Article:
Question: I’ve got one for you, Mama. We’ve got a few years before kids, but pretty early into our relationship, we discussed that — in very basic terms — our potential kids would have to navigate between Black and White worlds. I would love to hear how you instill “Black” values and sense of pride in your beautiful girls, without alienating their White heritage.
Answer: This is a tough question for many reasons. First, what I consider black values may not hold the same distinction for others. Second, families, regardless of race, ultimately decide what does and does not work for the unit. As long as everyone has a say, all will work out well. Third, having pride in one area doesn’t necssarily negate pride in another area. How’s that for a disclaimer? That said, I will give four examples of how I try to instill black values or a sense of pride in Simone and Nadia.
First and foremost, I want Simone and Nadia to learn and understand black history. Right now that comes in the form of books. Later, we will take family field trips.
When Simone was a toddler, Ken and I took her to the Birmingham Civil Rights Institute on Martin Luther King’s birthday. She looked and pointed and asked questions. She had no idea she was learning about civil rights. I was so proud and then she asked when we were going home. The lesson: Make sure your teachable moment is age appropriate.
Second, I collect black folk art, which often depicts black life. I should say, I collected folk art because I purchased most of the pieces before Simone and Nadia were born. We once were at an arts festival and Nadia saw a painting that resembled a piece in our home. She pulled Ken by the arm, smiling and chattering, all the way to the artwork. When I caught up, I explained to the artist that the reason my daughter was so excited about her work is because we have two of her pieces hanging in our living room. The lesson: Be a model for your children.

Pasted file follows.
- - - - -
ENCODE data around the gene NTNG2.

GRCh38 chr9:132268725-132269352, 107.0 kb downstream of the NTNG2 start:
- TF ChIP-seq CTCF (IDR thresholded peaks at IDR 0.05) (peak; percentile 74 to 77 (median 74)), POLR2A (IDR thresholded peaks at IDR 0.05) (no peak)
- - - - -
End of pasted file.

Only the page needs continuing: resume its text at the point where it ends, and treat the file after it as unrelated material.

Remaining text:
Third, I require Simone and Nadia to respect their elders. Friends and family have limited choices about how the girls may address them. The choices are: aunt, Ms., uncle and Mr. I think it’s important for children to learn adults are not their friends. This strategy also serves as a way for me to welcome family and friends into our village. The lesson: You had better listen to and respect these folks or else.
Fourth, family is everything. I would like for Simone and Nadia to be close. (They are only two years apart.) For that reason, they share a room. When they are older and want and need a bit more independence and privacy, they may have separate rooms. For now, they can share time and space. They are individuals and they are family. Family always comes first. If they leave together, I expect them to return together. The lesson: You are your sister’s keeper.
So, what do you say? Answer the question and leave your answer below.